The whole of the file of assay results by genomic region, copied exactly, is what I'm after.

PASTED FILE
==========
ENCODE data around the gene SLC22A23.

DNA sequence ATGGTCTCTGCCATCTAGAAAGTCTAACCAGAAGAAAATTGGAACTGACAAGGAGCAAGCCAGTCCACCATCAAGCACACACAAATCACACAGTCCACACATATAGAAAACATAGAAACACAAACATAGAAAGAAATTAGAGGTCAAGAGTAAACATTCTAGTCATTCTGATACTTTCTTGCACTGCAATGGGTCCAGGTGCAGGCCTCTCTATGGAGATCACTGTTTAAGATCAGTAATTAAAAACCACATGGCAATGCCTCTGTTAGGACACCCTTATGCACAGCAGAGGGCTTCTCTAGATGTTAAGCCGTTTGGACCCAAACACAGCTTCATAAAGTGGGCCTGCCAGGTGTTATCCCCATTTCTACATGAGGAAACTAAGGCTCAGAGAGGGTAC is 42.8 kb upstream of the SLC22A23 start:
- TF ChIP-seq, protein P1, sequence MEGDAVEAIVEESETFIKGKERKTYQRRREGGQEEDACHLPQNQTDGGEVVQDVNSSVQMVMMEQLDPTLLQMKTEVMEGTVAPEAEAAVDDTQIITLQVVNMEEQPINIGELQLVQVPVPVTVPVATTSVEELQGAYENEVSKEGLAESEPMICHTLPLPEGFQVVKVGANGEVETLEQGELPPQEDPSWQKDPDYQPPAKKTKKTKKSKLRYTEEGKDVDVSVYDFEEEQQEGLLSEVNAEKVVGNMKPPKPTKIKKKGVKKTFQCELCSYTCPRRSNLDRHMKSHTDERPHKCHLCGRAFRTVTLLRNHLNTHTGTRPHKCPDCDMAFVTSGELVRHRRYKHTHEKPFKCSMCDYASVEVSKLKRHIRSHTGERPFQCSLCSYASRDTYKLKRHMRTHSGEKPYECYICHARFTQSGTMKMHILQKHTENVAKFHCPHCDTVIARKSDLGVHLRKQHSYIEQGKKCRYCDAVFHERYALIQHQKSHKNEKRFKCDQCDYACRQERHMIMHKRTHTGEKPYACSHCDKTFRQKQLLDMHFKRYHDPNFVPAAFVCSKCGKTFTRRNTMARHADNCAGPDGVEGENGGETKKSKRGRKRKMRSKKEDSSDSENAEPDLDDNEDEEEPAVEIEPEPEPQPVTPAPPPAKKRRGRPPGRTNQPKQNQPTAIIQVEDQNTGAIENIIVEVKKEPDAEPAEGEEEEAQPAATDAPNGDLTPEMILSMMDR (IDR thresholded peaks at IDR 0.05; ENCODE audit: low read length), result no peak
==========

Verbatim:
ENCODE data around the gene SLC22A23.

DNA sequence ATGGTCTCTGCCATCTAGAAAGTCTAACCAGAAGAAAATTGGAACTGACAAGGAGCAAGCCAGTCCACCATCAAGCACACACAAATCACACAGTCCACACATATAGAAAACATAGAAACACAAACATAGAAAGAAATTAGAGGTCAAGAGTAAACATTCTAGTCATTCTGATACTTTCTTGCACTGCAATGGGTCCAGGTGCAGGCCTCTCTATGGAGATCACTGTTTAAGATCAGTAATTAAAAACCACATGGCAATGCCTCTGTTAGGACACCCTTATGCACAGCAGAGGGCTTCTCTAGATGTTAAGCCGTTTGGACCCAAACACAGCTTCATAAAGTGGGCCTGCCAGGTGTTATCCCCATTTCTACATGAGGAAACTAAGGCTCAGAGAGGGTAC is 42.8 kb upstream of the SLC22A23 start:
- TF ChIP-seq, protein P1, sequence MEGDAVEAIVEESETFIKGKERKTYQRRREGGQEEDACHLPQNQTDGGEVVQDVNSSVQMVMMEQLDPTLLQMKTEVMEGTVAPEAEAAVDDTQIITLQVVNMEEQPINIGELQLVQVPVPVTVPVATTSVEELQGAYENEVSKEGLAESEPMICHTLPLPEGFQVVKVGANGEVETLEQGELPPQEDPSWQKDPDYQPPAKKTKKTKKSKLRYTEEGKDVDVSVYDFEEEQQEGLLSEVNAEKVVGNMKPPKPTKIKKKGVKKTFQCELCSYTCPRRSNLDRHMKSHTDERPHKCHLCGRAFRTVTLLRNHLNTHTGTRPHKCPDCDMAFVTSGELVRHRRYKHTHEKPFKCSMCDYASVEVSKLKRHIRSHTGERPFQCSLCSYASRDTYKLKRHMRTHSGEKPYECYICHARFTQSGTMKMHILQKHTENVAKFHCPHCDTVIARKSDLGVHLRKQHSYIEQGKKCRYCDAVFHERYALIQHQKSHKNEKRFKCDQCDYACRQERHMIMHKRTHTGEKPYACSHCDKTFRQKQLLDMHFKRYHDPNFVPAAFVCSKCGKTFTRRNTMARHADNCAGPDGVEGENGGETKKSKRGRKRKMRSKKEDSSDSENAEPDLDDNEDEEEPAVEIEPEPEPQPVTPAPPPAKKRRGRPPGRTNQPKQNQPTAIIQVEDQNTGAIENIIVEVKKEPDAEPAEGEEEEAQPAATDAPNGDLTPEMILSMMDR (IDR thresholded peaks at IDR 0.05; ENCODE audit: low read length), result no peak